The median age of patients in both arms was 61 years overall (range 26 to 87). Ovarian cancer was the primary tumor type in 86% of patients in both arms. Ninety six percent (96%) were serous histological type. The ECOG performance score was 0 in 70% of patients and 1 in 28% of patients, overall. All patients had received first-line platinum-based therapy and bevacizumab. First-line treatment outcomes at screening indicated that patients had no evidence of disease with complete macroscopic resection at initial debulking surgery (32%, both arms), no evidence of disease/ CR with complete macroscopic resection at interval debulking surgery (31%, both arms), no evidence of disease/ CR in patients who had either incomplete resection (at initial or interval debulking surgery) or no debulking surgery (15%, both arms) and patients with a partial response (22%, both arms). Thirty percent (30%) of patients in both arms had a deleterious mutation. Patients were not restricted by the surgical outcome with 65% having complete cytoreduction at initial or interval debulking surgery and 35% having residual macroscopic disease. Demographics and baseline disease characteristics were balanced and comparable between the study and placebo arms in the Intention to Treat (ITT) population and also in the HRD positive subgroup.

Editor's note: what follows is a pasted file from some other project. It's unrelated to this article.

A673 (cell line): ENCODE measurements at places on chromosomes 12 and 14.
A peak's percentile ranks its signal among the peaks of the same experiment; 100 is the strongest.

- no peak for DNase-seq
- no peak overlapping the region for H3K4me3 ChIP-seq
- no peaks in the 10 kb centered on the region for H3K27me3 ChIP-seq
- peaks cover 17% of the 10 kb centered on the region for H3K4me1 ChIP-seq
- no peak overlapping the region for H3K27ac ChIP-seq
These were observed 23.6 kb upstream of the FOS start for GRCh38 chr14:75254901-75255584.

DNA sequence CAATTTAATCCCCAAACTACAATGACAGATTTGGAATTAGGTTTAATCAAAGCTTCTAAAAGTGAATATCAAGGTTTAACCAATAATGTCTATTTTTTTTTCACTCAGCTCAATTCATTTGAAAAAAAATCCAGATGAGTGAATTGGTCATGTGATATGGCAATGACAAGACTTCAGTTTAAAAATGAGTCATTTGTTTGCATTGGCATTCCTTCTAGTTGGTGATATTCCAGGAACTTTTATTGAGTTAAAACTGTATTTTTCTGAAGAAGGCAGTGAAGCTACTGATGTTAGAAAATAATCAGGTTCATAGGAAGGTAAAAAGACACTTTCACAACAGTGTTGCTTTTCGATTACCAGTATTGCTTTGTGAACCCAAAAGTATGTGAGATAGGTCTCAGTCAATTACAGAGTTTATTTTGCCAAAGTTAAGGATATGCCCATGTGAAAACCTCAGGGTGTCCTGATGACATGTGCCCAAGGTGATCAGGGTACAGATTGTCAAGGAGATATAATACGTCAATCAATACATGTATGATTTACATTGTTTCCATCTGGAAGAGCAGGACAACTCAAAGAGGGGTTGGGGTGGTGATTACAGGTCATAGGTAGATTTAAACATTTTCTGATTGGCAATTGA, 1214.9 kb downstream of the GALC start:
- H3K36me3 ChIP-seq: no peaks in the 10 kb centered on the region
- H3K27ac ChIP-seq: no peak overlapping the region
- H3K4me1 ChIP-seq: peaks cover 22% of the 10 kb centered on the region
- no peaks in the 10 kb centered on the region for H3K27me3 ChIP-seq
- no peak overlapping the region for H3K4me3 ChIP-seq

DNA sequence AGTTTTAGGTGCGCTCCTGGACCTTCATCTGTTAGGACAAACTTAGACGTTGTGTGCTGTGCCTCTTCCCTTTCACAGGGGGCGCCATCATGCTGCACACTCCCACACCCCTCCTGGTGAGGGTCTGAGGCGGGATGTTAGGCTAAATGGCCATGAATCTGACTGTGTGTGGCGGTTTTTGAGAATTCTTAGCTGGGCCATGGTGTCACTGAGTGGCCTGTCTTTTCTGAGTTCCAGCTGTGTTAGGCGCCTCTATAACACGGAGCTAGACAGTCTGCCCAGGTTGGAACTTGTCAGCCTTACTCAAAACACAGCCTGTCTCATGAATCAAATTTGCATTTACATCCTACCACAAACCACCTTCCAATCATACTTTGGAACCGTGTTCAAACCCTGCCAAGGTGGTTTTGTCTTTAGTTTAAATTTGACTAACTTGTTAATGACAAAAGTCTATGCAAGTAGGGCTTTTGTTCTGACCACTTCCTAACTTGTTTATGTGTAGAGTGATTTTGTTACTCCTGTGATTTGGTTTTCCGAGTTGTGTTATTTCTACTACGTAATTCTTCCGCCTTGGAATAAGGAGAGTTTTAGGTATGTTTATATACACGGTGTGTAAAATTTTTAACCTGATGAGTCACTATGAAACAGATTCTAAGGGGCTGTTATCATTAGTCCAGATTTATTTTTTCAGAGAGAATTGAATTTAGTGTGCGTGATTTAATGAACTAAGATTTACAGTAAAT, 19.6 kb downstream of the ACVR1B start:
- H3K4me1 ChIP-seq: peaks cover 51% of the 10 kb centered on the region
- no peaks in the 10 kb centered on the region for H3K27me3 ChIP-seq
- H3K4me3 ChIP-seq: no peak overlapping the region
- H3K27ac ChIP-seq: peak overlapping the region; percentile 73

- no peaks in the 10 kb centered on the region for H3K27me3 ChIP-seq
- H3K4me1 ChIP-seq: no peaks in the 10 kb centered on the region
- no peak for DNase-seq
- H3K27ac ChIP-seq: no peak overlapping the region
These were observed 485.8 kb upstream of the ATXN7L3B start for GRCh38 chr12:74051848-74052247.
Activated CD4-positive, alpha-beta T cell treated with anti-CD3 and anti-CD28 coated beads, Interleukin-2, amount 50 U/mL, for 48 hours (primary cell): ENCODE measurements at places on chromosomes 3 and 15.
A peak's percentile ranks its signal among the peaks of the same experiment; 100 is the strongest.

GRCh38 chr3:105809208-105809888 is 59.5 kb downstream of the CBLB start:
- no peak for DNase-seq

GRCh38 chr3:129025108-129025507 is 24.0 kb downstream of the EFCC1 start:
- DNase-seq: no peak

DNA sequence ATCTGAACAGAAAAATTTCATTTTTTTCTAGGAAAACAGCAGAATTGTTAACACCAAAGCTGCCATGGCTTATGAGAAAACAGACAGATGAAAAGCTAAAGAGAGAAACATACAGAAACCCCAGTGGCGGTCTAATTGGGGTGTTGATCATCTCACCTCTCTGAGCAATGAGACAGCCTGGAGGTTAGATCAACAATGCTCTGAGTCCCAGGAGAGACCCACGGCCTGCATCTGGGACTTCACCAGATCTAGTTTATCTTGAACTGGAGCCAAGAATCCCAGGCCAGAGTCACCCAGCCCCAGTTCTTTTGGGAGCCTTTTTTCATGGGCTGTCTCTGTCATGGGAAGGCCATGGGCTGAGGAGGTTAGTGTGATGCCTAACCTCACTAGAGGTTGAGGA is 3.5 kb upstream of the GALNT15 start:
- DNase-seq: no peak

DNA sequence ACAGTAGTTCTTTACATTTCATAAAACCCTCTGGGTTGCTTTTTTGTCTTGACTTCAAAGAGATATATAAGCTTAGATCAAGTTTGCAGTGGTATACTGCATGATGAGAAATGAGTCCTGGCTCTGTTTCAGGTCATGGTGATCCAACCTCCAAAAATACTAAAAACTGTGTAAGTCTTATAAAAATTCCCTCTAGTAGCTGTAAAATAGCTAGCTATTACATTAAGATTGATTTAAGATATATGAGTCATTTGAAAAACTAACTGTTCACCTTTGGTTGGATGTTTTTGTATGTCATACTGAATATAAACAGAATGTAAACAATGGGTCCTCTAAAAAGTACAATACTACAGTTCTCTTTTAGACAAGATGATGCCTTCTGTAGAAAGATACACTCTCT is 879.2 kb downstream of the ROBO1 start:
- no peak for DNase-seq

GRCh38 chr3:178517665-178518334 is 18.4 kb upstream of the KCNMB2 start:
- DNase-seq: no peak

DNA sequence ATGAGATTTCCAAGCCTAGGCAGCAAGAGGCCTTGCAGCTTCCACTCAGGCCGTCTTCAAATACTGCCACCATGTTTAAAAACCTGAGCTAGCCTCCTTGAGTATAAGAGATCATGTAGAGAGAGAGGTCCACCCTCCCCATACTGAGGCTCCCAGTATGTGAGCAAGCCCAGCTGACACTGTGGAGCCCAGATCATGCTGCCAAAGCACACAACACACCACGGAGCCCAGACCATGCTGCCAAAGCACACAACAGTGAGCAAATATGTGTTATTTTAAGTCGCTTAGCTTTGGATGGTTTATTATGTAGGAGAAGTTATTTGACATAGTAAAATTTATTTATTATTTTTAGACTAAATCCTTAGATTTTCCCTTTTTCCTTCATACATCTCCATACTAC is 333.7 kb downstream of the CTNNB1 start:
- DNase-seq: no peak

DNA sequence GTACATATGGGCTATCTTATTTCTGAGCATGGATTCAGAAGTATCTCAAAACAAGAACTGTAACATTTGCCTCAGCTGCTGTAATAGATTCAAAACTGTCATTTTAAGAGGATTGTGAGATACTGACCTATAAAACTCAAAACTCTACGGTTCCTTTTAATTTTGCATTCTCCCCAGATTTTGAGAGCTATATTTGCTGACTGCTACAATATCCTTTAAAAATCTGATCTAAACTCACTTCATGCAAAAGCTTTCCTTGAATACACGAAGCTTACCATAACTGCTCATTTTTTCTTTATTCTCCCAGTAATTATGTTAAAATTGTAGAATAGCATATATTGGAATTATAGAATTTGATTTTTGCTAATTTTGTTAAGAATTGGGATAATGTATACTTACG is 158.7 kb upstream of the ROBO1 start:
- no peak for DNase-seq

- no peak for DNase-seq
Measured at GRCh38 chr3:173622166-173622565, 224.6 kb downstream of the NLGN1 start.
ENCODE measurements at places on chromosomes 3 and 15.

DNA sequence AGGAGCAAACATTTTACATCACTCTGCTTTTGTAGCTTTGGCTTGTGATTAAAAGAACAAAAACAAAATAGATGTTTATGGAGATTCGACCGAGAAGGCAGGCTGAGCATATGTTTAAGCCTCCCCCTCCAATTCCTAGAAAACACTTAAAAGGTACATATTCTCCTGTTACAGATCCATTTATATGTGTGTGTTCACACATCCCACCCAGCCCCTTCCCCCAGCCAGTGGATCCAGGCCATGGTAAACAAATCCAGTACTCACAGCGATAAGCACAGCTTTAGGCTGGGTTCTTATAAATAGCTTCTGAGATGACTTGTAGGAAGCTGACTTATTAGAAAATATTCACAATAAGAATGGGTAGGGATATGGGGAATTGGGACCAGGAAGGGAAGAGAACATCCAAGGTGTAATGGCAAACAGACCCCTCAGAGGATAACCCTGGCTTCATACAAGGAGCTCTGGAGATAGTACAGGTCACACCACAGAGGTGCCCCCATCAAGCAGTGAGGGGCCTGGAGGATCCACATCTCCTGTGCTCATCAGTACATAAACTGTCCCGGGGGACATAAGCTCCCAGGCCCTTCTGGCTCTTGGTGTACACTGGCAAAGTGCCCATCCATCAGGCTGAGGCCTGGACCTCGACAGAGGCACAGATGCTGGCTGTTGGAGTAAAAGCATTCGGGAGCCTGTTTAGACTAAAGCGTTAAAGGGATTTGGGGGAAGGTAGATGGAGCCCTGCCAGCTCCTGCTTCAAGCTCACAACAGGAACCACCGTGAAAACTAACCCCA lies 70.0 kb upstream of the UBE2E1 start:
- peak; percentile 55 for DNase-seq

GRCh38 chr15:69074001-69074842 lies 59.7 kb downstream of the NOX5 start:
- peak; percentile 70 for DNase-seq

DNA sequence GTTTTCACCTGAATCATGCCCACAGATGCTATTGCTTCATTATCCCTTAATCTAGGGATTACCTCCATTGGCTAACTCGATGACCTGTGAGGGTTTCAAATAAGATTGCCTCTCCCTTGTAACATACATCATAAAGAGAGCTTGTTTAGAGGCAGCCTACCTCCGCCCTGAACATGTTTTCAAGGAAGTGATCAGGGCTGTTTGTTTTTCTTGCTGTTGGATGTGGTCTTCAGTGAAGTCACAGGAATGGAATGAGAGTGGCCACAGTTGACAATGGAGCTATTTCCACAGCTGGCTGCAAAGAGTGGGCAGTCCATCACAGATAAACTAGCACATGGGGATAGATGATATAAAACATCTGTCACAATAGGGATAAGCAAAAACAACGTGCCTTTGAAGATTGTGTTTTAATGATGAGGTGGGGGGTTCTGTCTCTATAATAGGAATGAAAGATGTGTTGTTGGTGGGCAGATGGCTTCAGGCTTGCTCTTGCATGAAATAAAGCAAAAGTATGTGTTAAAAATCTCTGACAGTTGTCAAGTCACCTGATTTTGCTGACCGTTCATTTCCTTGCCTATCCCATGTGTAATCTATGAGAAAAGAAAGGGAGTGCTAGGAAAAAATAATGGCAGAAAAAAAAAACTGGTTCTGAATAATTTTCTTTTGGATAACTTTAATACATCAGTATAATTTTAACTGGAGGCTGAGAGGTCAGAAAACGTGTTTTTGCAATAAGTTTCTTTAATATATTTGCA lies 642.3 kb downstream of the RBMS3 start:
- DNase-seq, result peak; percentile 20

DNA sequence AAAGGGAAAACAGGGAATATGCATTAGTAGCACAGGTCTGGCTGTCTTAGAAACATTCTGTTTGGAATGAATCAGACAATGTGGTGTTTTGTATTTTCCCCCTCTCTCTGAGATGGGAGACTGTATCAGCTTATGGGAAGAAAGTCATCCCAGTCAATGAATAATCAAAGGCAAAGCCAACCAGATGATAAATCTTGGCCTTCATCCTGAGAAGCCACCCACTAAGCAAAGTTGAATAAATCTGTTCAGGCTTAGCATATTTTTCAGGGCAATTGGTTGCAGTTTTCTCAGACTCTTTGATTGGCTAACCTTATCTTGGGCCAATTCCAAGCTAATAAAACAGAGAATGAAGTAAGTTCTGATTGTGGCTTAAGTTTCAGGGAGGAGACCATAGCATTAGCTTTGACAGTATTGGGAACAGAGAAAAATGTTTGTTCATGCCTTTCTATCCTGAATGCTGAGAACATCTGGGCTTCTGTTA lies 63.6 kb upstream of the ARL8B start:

Efficacy results from a biomarker subgroup analysis of 387 patients with HRD positive tumors, identified post-randomization using the Myriad myChoice® HRD Plus tumor test, who received Lynparza/bevacizumab (n=255) or placebo/bevacizumab (n=132), are summarized in Table 16 and Figure 2. Results from a blinded independent review of PFS were consistent. Overall survival data in this subpopulation were immature with 16% deaths.